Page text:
1. Add a thickener while you’re making it–– adding cornstarch or flour to the liquid before adding (be sure to get out any clumps) can add some stability to your sauce.
  2. Temper your ingredients–– to avoid shocking the sauce (adding a cold ingredient to a hot sauce), you can take some of your sauce and spoon it into whatever ingredient you’re adding next. Whisk to combine, and then slowly pour in the tempered mixture! Shock avoided!
  3. Reduce your acids–– if your sauce is acid-based and also has a dairy component (eg: beurre blanc), make sure that the acidic liquid (wine, vinegar) is fully reduced in the pan before adding any dairy!
  4. Never bring a dairy-based sauce to a boil; this can cause them to curdle.

Blue Apron makes learning new cooking techniques easy. Sign up for ingredients and step-by-step instructions delivered to your door.

What to Do If You Don’t Have a Grill

adapt grilling recipe for indoors

The char of the grill is the indisputable flavor of summer. Unfortunately, we don’t all have grills. The good news is that Blue Apron grilling recipes are still delicious when you prepare them indoors. With the right tools and a few preparation tweaks, you’ll be able to adapt any grilling recipe to replicate the flavors of the grill in the comfort of your home.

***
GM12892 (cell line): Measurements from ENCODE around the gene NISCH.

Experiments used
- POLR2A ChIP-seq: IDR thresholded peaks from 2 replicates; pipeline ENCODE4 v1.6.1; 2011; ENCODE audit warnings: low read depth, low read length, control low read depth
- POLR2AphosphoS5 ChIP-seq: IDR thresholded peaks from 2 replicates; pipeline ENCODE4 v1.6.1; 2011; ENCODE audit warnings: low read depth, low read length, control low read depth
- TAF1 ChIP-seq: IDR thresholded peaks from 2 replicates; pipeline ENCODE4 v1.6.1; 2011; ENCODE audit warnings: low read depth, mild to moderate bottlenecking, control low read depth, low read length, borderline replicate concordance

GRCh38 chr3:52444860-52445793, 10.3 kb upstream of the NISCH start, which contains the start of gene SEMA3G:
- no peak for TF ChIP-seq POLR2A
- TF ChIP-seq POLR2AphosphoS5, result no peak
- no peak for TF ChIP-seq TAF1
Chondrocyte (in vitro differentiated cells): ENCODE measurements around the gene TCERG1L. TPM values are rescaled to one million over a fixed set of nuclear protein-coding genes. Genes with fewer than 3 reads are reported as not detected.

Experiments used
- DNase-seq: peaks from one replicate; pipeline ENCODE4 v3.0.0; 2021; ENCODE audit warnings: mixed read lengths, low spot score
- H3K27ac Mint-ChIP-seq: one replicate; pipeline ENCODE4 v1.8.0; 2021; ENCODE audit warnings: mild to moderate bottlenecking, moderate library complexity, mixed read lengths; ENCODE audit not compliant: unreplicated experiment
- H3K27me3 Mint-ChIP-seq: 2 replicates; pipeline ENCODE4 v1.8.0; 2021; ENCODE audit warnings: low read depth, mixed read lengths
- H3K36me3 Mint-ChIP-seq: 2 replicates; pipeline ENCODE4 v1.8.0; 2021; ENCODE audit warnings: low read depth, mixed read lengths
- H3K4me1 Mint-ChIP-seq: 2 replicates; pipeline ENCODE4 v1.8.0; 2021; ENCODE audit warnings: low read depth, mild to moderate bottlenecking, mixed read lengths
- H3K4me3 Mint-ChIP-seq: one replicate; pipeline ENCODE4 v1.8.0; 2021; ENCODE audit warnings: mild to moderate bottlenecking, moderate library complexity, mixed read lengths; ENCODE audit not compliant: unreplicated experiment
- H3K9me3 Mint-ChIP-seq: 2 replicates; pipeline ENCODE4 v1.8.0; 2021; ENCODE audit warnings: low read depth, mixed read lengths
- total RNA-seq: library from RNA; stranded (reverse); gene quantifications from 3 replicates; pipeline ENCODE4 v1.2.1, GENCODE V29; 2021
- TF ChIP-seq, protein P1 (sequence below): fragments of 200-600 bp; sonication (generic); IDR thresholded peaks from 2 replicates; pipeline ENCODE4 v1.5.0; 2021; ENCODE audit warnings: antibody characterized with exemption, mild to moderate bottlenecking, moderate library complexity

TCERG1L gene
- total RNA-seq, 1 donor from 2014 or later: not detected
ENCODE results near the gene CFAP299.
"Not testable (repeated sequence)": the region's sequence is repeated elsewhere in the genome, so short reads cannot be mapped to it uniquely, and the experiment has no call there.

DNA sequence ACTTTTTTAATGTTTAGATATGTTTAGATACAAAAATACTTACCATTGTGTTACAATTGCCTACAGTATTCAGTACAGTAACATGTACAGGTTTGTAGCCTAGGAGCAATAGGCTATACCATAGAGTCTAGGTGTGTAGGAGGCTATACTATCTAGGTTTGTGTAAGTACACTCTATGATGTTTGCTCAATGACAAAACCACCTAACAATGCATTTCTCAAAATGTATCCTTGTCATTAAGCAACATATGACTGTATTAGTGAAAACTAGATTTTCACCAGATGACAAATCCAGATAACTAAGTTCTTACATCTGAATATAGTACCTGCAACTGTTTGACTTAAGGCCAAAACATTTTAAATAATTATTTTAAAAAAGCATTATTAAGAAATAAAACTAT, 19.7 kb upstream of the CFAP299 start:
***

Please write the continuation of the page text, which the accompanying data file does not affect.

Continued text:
How to adapt a grilling recipe for meat 

When it comes to making a grilled recipe indoors, the approach will vary depending on what you’re preparing. For protein, you want to make sure the meat is properly cooked, and that you recreate a bit of the caramelized flavor where possible. If you’re craving those iconic char marks, a good grill pan will help.

If you do have a grill pan, you can mostly follow the grilling instructions as written. Just be sure to heat the pan thoroughly before you get started. 

After a grill pan, the best choice for adapting a grill recipe is a cast iron skillet. This heavy pan is beloved for its ability to retain and distribute heat, which makes it a good choice for approximating the high-heat of the grill.